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Go: New Open Source Programming Language from Google

Go is a new programming language from Google that aims for performance that is nearly comparable to C, but with more expressive syntax and faster compilation. What it won't do, however, is liberate the coding masses from bracist tyranny. Google's Go is yet another take on C.

The language is called Go, and it was released under an open source license Tuesday. Google is no stranger to the open source world. The company has released the underlying code for several of its tools and services under open source licenses over the years. Just last week, Google released its Closure JavaScript tools for building Ajax web apps. And now Google has considerably upped its investment in free software with the release of Go, which is an entirely new programming language.

Google never seems to just be satisfied with the status quo, and when they run out of fields to compete in they create their own! Google’s new “Go” programming language is one of their newest ventures, a language which is an amalgamation of Python and C++.

The Go language, in development since September 2007, has been unveiled by Google along with the release of a free and open source compiler. In fact, Google has released both a stand-along compiler implementation with cryptic names such as 6g (amd64 compiler), 8g (x86 compiler), and 5g (ARM compiler) and one which is a front-end for GCC (gccgo).

Born out of frustration with existing system languages, Go attempts to bring something new to the table, and mix the ease of dynamically typed and interpreted languages with the efficiency of compiled languages.
At first glance, Go looks a bit like C++, but borrows some elements, such as garbage collection, from scripting languages like Python and JavaScript. But Go’s real standout feature is its speed. A demo video shows the entire language — over 120K lines of code — compiling in under 10 seconds.

Go offers:
  1. An Expressive type system,
  2. Fast compilation,
  3. Great performance, and
  4. Built-in language features that simplify threaded programming and concurrency.
So why make a new programming language?

Google believes that the current languages have run their course. The prominent languages in use today (C/C++, Java, C#) are all based around a similar syntax, and updating and adding new features in these language consists of piling on libraries, with little or no upgrade to the core of the language itself. What Google intends to do requires more than just the addition of a new library.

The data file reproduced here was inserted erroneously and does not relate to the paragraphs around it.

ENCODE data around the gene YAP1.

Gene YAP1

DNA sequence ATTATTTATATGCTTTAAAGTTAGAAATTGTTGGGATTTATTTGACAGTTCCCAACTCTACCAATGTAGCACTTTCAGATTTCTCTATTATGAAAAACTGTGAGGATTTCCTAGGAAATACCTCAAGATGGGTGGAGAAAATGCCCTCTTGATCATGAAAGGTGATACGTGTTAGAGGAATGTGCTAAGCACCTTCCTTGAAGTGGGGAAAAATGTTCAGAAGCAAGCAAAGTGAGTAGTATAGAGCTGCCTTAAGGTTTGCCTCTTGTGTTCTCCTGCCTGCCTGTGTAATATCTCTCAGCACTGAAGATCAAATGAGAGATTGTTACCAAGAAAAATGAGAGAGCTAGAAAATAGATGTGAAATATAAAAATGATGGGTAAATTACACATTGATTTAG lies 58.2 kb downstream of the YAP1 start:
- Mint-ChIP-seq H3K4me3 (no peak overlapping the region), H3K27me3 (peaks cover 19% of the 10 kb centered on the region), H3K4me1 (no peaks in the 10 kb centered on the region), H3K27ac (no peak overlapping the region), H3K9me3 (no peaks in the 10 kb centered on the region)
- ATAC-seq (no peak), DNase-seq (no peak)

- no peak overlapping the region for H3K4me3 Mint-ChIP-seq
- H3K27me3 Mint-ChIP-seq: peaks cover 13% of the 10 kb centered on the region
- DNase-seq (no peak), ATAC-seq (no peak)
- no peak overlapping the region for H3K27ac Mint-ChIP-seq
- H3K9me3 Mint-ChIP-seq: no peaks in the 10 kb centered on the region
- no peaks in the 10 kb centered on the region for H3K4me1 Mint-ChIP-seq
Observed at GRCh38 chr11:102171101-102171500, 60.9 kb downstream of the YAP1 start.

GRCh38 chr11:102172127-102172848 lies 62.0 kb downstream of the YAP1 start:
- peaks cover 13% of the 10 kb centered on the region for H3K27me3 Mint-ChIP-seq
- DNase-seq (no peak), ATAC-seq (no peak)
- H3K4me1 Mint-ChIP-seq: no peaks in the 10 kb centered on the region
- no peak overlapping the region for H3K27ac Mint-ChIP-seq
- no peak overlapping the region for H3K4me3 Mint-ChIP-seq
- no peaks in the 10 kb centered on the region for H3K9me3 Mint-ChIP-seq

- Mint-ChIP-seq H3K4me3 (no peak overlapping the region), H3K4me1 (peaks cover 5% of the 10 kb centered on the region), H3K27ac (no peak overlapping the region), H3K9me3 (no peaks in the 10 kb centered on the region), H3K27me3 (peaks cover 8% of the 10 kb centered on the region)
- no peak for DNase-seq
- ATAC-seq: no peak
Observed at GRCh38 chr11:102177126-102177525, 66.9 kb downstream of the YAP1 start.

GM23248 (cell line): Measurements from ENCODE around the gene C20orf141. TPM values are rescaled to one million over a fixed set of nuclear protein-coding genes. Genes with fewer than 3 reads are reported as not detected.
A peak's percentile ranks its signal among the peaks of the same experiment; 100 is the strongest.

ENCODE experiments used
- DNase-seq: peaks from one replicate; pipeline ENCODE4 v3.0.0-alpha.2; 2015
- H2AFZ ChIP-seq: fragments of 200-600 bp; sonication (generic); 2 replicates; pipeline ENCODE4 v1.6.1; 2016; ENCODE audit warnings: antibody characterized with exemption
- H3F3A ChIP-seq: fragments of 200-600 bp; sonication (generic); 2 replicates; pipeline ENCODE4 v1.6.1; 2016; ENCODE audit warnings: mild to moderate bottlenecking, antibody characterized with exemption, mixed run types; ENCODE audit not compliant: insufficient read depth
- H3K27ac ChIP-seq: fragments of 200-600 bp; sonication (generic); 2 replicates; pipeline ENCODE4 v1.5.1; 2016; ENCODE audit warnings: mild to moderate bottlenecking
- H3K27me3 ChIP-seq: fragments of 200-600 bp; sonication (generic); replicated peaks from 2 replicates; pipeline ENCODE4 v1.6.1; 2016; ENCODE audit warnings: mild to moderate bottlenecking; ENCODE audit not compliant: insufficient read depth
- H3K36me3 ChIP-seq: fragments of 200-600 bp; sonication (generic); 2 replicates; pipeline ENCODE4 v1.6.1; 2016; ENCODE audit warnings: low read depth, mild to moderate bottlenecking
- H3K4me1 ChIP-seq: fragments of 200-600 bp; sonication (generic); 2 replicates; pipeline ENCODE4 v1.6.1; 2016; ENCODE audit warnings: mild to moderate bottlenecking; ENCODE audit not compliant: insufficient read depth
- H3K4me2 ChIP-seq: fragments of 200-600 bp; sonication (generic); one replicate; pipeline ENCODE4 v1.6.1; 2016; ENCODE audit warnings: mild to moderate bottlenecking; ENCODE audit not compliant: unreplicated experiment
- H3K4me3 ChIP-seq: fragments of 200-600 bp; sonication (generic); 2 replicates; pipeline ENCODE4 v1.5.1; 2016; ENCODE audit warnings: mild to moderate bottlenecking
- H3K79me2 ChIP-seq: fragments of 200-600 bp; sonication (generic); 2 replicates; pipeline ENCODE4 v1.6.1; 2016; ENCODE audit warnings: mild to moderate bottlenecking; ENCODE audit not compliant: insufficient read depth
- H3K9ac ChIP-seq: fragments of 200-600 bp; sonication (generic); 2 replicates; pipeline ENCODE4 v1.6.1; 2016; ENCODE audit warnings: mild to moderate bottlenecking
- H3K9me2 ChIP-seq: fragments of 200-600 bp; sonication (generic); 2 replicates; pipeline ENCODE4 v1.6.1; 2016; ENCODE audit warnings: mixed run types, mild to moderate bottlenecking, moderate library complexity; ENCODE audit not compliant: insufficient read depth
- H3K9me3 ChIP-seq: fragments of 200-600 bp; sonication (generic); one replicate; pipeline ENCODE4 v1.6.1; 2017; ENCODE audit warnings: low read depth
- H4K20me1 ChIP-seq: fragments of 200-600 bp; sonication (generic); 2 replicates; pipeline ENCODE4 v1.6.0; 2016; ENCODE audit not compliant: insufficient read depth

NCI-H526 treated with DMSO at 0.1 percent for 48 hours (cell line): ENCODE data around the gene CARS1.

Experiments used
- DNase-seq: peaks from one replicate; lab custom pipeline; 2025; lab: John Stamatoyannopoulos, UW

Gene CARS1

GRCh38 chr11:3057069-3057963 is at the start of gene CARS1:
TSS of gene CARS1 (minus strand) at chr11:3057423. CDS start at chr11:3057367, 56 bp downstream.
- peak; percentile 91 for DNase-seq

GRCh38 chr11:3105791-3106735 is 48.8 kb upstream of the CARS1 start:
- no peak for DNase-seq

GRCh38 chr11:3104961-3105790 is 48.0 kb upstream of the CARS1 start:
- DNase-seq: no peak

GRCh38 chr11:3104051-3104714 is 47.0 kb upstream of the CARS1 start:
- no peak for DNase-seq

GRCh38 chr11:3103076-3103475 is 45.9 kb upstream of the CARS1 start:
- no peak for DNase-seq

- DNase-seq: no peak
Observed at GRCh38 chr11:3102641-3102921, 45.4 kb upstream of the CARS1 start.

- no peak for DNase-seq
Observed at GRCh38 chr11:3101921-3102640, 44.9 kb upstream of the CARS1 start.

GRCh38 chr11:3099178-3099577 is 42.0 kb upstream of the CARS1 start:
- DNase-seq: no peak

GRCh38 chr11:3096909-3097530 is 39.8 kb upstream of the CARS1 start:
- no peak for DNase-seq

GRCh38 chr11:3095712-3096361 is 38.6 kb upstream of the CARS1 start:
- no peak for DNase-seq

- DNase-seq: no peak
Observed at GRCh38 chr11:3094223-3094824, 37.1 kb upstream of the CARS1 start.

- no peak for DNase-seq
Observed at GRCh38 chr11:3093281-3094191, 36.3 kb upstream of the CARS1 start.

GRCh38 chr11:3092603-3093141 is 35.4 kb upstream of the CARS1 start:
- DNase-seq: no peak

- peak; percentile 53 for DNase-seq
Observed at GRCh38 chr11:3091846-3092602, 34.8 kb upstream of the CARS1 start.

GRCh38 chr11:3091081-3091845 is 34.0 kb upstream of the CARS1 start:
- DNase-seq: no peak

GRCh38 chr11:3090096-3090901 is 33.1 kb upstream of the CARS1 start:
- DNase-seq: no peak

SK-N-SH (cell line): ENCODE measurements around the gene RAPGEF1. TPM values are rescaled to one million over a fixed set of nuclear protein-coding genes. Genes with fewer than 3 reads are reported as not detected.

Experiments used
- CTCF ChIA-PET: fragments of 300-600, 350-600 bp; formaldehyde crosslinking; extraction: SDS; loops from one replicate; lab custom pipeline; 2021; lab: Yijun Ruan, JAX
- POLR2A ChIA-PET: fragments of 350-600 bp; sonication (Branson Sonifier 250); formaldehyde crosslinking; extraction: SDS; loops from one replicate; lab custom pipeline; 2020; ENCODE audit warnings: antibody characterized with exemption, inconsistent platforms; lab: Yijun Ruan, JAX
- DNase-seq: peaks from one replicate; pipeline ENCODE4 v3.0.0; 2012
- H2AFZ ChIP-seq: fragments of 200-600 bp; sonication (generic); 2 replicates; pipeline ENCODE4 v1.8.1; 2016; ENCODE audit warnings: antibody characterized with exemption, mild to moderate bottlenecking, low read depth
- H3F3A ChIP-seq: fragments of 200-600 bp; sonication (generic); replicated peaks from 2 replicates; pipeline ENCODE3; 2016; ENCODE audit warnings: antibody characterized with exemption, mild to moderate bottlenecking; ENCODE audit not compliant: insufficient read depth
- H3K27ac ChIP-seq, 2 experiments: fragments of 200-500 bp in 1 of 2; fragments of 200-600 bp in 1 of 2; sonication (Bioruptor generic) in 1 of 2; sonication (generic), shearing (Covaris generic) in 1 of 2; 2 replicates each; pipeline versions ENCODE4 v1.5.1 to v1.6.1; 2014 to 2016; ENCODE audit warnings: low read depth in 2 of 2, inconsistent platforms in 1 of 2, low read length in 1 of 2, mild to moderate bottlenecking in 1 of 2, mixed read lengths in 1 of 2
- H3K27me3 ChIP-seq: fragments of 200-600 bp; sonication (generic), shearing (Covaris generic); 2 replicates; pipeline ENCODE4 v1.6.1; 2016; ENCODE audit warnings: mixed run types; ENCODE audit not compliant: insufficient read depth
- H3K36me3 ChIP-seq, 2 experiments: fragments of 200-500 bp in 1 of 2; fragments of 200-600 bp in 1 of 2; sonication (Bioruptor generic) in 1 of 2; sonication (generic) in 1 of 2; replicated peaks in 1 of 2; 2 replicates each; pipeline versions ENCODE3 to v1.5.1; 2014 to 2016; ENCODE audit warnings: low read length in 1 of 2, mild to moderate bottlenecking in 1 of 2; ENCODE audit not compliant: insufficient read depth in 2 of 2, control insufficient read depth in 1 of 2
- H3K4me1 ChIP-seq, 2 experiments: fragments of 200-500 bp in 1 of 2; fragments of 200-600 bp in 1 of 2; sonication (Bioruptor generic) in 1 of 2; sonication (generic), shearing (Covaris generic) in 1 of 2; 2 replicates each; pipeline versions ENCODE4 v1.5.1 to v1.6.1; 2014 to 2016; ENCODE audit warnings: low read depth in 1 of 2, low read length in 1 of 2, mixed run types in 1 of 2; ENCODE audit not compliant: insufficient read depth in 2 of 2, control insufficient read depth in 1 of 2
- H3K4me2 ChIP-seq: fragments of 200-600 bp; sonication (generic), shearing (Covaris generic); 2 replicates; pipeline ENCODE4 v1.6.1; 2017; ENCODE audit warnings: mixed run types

Hello World in Go

package main

import "fmt"

func main() {
fmt.Printf("Hello, ??n")
The landscape of computing has changed a lot since C, and as Google notes “Computers are enormously quicker but software development is not faster.” Languages have had to morph quite a bit to take on support concepts such as parallel processing, and garbage collection.
Go, on the other hand has been designed by Google from the ground up as “a concurrent, garbage-collected language with fast compilation”.
In order to not alienate the majority of developers though, its syntax is quite similar to C, and would not take much time for a developer to catch on to.
Go has accomplished some impressive feats. The language is designed to compile fast and Go can compile a “large" program in a few seconds on a single computer. It is designed to simplify the creation of application which can better utilize today’s multi-core processors. The language supports concurrent execution and communication between concurrent processes natively, and is fully-garbage collected.
Goroutines allowed are Google’s answer to threading in Go, and any function call which is preceded by the go statement runs in a different goroutine concurrently. A feature called channels allows for easy communication and synchronization between such routines.
Unlike other object oriented languages, Go has a much “simplified” type structure, which disallows sub-classing! Go offers a different flavour of object oriented programming using interfaces, which Google believes will simplify use.
By using interfaces, explicit type hierarchies need not be defined, instead, a type will satisfy all interfaces which are subsets of its methods. The relationships between types and interfaces need not be defined explicity! This can have some interesting implications as people can add interfaces to connect unrelated types even later in the development of an application.